This case study examines the changes that occur with respect to reflective practices as a result of participating in an action learning group through the identification of aspects/activities of action learning that contribute to such changes and the impact these aspects/activities had on the program participants at a department of the federal government. For this study, multiple levels of analysis were conducted at the individual level and program level. Observation, interviews and descriptive data were collected to investigate the research questions of this case study. Data analysis was then conducted on coded interview and observation data and the descriptive data gathered from the Self-Reflection and Insight Scale Engagement in self-reflection and Need for self-reflection questions (Grant, Franklin, & Langford, 2002).
Based on the data collection and analysis methods for this study, the following conclusions were drawn: (1) Changes in reflective practice between the start of the action learning groups and the completion of the action learning groups were noteworthy based upon the SRIS administrations; (2) Although multiple aspects of action learning directly contribute to a change in reflective practice, reflective inquiry and the coach were the key aspects of action learning that contributed to the change in reflective practice as perceived by the study participants; (3) A shift in awareness of leadership behaviors and problem solving techniques was improved from participation in the action learning groups by the participants; (4) A connection between the literature and the action learning experience was evident from the findings of this study. Specifically, the reflection –in-on and –for action references; and (5) Self-confidence and self-reflection were enhanced as a result of participating in the action learning program.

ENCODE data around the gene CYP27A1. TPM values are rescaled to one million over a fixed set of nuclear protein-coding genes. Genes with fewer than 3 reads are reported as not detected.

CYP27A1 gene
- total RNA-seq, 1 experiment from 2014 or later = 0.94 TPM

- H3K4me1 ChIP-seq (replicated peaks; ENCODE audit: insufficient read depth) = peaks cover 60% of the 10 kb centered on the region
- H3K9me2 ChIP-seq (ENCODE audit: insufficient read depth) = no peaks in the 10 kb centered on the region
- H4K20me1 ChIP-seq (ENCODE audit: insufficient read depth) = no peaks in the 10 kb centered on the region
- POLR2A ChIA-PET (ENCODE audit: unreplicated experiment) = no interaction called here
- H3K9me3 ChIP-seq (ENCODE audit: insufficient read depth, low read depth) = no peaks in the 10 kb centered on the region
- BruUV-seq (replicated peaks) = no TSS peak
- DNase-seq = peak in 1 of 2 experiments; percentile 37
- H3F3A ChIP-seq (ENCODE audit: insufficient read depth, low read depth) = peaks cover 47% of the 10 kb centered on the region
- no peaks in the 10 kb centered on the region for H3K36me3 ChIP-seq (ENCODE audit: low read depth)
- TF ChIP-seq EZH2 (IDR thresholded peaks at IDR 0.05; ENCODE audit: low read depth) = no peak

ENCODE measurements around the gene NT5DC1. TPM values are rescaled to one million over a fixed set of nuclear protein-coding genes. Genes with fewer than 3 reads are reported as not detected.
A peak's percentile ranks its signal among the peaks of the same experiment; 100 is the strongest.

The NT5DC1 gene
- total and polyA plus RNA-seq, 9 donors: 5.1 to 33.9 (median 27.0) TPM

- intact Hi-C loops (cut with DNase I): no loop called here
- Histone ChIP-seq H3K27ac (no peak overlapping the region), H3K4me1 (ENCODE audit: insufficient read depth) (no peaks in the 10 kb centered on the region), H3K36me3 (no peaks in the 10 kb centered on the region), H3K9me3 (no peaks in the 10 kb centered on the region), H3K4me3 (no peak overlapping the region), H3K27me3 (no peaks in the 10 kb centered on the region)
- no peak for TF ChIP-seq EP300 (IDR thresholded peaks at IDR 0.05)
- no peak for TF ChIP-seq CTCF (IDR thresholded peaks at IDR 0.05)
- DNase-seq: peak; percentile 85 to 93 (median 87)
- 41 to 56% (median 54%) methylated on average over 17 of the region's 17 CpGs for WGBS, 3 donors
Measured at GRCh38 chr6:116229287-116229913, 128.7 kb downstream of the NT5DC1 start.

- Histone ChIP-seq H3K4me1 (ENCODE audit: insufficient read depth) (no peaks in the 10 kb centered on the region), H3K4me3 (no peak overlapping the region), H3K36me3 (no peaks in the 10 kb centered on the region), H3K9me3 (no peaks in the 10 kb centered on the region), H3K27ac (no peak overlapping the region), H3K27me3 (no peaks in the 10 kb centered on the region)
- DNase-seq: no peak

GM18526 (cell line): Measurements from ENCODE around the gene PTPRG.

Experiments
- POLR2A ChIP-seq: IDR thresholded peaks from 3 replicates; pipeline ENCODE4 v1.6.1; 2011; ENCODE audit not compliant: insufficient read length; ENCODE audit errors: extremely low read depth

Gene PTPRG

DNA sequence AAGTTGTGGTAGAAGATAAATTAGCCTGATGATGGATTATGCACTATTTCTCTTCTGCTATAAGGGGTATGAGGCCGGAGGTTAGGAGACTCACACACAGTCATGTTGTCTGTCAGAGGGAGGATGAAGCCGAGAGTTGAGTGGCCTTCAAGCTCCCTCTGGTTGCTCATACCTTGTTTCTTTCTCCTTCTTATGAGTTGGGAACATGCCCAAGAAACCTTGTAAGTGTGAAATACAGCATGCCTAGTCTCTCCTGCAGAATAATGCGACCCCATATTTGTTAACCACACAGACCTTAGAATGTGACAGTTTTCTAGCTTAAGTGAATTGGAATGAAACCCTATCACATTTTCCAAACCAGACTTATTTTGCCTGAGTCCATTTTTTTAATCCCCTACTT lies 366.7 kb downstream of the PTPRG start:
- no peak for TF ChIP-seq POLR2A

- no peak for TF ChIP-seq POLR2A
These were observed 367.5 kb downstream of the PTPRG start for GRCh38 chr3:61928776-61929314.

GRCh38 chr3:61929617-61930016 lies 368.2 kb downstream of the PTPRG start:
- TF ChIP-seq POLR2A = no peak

Additionally, this study revealed aspects of action learning, specifically related to the coach and the group structure that provides HRD and Education practitioner's ways to make action learning an even more powerful learning and problem solving tool. Lastly, a quantitative study, including the insight specific questions of the self-reflection and insight scale, using a larger population of action learning groups could provide further understanding of the variables of this study.
|Advisor:||Marquardt, Michael J.|
|Commitee:||Carson, Bea, Chalofsky, Neal, Metcalfe, Hal, Yates, William|
|School:||The George Washington University|
|Department:||Education and Human Development|
|School Location:||United States -- District of Columbia|
|Source:||DAI-A 74/01(E), Dissertation Abstracts International|
|Subjects:||Adult education, Educational psychology, Organizational behavior|
|Keywords:||Action learning, Adult learning, Leadership, Reflection, Reflective practice, Self-reflection|
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